Yesterday evening I started my microcurrent at-home device face off. This may not be scientific A/B testing but it is a side by side trial with the right side of my face trying out the NuFace Facial Toning System and on the left, the Suzanne Summers FaceMaster. And the winner is…. Well, you’ll have to wait a month to see. But in the meantime, I found the initial results interesting  - and surprising.

NuFace, by the Carol Cole Company, is a sturdy device about twice the size of cell phone with two round-tipped steel prongs or as NuFace calls them “spherical probes”.  The package ($250) comes with “conducive” lotions. With great reluctance, I smeared on the N+Current gel. To be fair it isn’t that bad (mostly acrylic polymers), but not great either (parabens and FD&C colors) and all gloopy and pore-clogging. This was followed by a spritz of the much more appealing Optimizing Mist, which even has Matrixyl.

I found the NuFace device a bit unwieldy – the steel balls are rather large and I didn’t think I’d be able to give my face a very subtle massage. Also NuFace cannot be used around the eyes or mouth. There is absolutely no tingling sensation and more than once I wondered whether the thing was even working. After following the instructions and moving the device in very slow upwards moves across my cheeks, forehead, jawline and side of the neck several times, I looked in the mirror to compare with the untreated left side. There was a notable difference on the right (NuFace) side – my skin looked much plumper.

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On to the left side with the Suzanne Somers FaceMaster. Before starting, I had mixed feelings about this as well. I had just tried out Ms Somers’ famous thighmaster and wasn’t impressed. Her FaceMaster looks like a kids toy version of a salon microcurrent machine. It has two long wands, the tips of which are covered in disposable cotton “socks” and dipped in to the Soothing Conducive Serum before starting. The serum turned out to be a pleasant surprise – not gloopy at all and with several botanical ingredients (although there are the usual suspects in the ingredients department).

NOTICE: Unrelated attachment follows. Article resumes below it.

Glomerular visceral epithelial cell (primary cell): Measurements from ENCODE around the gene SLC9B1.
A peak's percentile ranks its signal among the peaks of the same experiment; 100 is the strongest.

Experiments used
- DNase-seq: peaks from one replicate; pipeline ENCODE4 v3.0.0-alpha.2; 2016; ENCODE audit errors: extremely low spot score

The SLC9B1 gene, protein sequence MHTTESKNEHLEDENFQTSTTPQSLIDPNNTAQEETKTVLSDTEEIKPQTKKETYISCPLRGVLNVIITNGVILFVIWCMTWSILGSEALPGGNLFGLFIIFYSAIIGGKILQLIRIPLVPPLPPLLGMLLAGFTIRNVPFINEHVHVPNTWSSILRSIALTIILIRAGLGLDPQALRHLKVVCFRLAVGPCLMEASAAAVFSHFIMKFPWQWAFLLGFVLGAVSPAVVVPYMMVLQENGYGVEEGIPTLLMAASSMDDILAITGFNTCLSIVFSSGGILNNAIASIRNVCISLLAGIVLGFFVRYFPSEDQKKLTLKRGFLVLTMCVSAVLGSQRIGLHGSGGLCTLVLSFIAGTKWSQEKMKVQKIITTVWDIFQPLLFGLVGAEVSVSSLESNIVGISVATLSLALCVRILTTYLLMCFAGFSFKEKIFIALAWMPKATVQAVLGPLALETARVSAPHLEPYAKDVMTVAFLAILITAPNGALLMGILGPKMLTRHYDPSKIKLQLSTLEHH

I liked using the FaceMaster much more than the NuFace and not just because of the serum. The wands (baby versions of what my esthetician) uses are easily manipulated (one in each hand) and their small tips seem to probe the face for a much more subtle massage. And there are no no-go areas – unlike NuFace, faceMaser can be used around the eyes.

But the real acid test came when I looked in the mirror. Unequivocally, it said that the fairest of them all was the…. tada … right side. Yes, the NuFace treated skin was looking notably plumper. And in the pinch test, my NuFace cheek felt distinctly firmer. It must be said that the FaceMaster side was definitely better after than before, just not quite as good as the NuFace results. Having said that, there is more "skill" required for using FaceMaster, so it will be interesting to see what happens after I have had more practice.

I definitely feel more optimistic about at home microcurrent than when I started. I shall keep using both devices a couple of times a week for the next four weeks and give my final verdict on the microcurrent face off.

Find out who the winner is at the end of my FaceMaster and NuFace test

Ingredients in N+Current

Water, 1,2-propanediol, acrylic acid polymer, cellulose polymer, methylparaben, propylparaben, FD&C Blue #1, FD&C Yellow #5.

Ingredients in Nuface Optimizing Mist

Deionized water, rosemary, chamomile, glycerin, sorbitol, palmitoyl peptide-3, sodium PCA, allantonin, L-ascorbic acid, poysorbate 20, fragrance, panthenol, algae extract, phenoxyethanol.

Ingredients in FaceMaster Soothing Conducive Serum

Water, Butylene Glycol, Sodium PCA, Hydroxypropyl Methylcellulose, Magnesium PCA, Zinc PCA, Manganese PCA, Mentha Piperita (Peppermint) Extract, Aloe Barbadensis Leaf Juice, Chamomilla Recutita (Matricaria) Flower Extract, Sambucus Nigra Flower Extract, Calendula Officinalis Flower Extract, Rosa Centifolia Flower Extract, Propylene Glycol, Polysorbate 20, Disodium EDTA, Caprylyl Glycol, Phenoxyethanol and Sodium Hydroxide.

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